How is il­lus­tra­tion talked about?

There is no canon of il­lus­tra­tion the­ory. Books that are pub­lished on il­lus­tra­tion are for un­der­grad stu­dents, and pri­mar­ily help them to get into the in­dus­try.

Lawrene Zeegan on what il­lus­tra­tion is:

All of these are in­dus­try-based and client-re­spon­sive. This lim­its the way il­lus­tra­tion can be dis­cussed.

Steven Heller in Illustration: A Visual History:

Illustration is a clearly de­fined act of mak­ing art, the goal of which is to il­lu­mi­nate a painted (or for that mat­ter any) page - or as say most dic­tio­nar­ies, a vi­sual rep­re­sen­ta­tion (a pic­ture or di­a­gram) that is used to make a sub­ject more pleas­ing or eas­ier to un­der­stand.

Full of as­sump­tion: Making im­ages (rather than find­ing them, han­dling them), the idea that il­lus­tra­tion has a role to make a text eas­ier to un­der­stand (rather than sub­vert­ing it, mak­ing it harder to un­der­stand)

Alan Male (2007) in Illustration: A Theoretical and Contextual Perspective has a de­f­i­n­i­tion that op­poses il­lus­tra­tion to pho­tog­ra­phy (maybe this comes from a fear that il­lus­tra­tors might be re­placed by stock pho­tog­ra­phy). Of course pho­tographs in these con­text func­tion as il­lus­tra­tion.

Shaughnessy (2013) in Making great il­lus­tra­tion:

What could be more nec­es­sary for au­thor­ship than the pos­ses­sion of a voice?

This is the idea that style/​voice is what makes you recog­nis­able as an il­lus­tra­tor and gets you work. This might be why there is­n’t much thought about au­thor­ship/​voice in il­lus­tra­tion dis­course. Also the idea that il­lus­tra­tion has a job to do is re­duc­tive - there is­n’t re­ally ever a way to clearly com­mu­ni­cate the brief” to every­one.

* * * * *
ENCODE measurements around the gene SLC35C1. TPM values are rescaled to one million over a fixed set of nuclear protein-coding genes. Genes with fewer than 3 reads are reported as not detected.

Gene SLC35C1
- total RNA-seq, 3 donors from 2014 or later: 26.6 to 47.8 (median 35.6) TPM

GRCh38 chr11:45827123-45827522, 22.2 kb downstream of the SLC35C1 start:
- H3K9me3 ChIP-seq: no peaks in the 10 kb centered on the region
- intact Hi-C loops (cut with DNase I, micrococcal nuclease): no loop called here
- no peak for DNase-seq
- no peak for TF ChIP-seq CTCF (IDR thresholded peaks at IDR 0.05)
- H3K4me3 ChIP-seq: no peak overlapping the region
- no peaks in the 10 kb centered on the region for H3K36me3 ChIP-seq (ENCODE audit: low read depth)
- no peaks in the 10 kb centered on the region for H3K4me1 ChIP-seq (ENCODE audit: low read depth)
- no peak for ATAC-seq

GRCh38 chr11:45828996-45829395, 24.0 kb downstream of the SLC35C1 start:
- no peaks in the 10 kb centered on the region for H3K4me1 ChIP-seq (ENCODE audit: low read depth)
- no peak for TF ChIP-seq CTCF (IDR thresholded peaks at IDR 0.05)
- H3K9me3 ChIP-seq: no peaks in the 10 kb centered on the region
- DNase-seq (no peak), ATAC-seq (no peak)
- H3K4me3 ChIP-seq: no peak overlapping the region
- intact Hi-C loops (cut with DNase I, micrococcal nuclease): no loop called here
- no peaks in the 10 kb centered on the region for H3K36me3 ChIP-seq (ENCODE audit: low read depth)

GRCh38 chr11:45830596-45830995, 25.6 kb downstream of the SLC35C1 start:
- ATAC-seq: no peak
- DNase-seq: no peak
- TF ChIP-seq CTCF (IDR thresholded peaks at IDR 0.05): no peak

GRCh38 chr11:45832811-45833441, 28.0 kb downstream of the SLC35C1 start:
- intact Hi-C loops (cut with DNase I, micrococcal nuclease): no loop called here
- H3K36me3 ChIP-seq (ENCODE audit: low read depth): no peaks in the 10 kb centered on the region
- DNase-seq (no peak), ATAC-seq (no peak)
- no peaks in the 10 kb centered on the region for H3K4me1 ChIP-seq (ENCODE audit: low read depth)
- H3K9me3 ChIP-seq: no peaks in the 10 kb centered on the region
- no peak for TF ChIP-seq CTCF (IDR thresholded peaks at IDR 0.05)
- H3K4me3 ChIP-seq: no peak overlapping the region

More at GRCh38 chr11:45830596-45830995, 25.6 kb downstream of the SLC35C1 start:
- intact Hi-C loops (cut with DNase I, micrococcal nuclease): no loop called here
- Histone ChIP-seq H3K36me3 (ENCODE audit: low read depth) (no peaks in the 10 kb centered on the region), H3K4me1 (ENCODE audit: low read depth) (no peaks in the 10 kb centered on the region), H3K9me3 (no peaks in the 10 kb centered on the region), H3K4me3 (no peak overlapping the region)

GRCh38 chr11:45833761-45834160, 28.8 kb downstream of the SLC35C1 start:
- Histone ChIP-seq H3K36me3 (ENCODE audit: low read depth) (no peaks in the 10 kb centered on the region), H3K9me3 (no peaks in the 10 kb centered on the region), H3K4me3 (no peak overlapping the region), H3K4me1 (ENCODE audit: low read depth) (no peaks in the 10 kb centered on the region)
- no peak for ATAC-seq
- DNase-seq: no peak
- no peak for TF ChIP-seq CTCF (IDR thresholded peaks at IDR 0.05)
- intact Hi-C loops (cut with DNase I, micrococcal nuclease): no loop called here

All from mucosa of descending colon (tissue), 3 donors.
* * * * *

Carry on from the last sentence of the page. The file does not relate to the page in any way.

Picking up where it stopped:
Understanding Illsutration (2014)

Illustration is an im­por­tant global eco­nomic force, pro­vid­ing em­ploy­ment for a sig­nif­i­cant num­ber of peo­ple. Financial trans­ac­tions un­der­pin its cre­ation, ap­pli­ca­tion and dis­tri­b­u­tion

This is true, just like any other dis­ci­pline. But also the il­lus­tra­tion in­dus­try is where il­lus­tra­tion prac­tice is the least in­ter­est­ing.

Illustration is a cre­ative in­dus­try and a cul­tural phe­nom­e­non at the same time.

[Writing with im­ages]

How could we talk about il­lus­tra­tion?

Things at aren’t be­ing rec­og­nized enough

  1. Appropriated il­lus­tra­tions, usu­ally moved from a fac­tual to a fic­tional con­text Javier Marias [your face to­mor­row un­cle], [Murder on the ori­ent ex­press map]
  2. Indexical (and in­di­cal) il­lus­tra­tion in­clud­ing torn pa­per, aged pa­per, dirt stains, cof­fee rings, hand­writ­ing, sig­na­tures, fin­ger­prints. [Who killed Robert Prentice], also [the JJ Abrams book]
  3. Illustrations whose au­thor­ship is given to a char­ac­ter in a story
  4. Elliptical il­lus­tra­tion that do not ap­pear in the text but are im­plied by it through sug­ges­tion
  5. Critical il­lus­tra­tions - il­lus­tra­tion which in their style as well as their con­tent di­rectly un­der­mine the au­thor­ity of the writ­ign they ac­com­pany. This is ba­si­cally im­pos­si­ble to do in­side the il­lus­tra­tion in­dus­try. [posters spelling out nazi] Ernst Bettler
  6. Appropriation or pla­gia­rism, where il­lus­tra­tors ex­plicitely make use of an­other il­lus­tra­tor’s style and con­tent
  7. Moving im­ages that re­peat in dif­fer­ent con­textx (ie sharks)
  8. Real time il­lus­tra­tions we make use of in text mes­sages, face­book posts (emojies in text mes­sages, am­ina ar­raf)
  9. Images that il­lus­trate the ex­pe­ri­ence of the reader (tristram shandy)
  10. Images that sug­gest how a text should be read or re­veal a hid­den agenda (Alice through the look­ing glass chess di­a­gram)

Problems with the above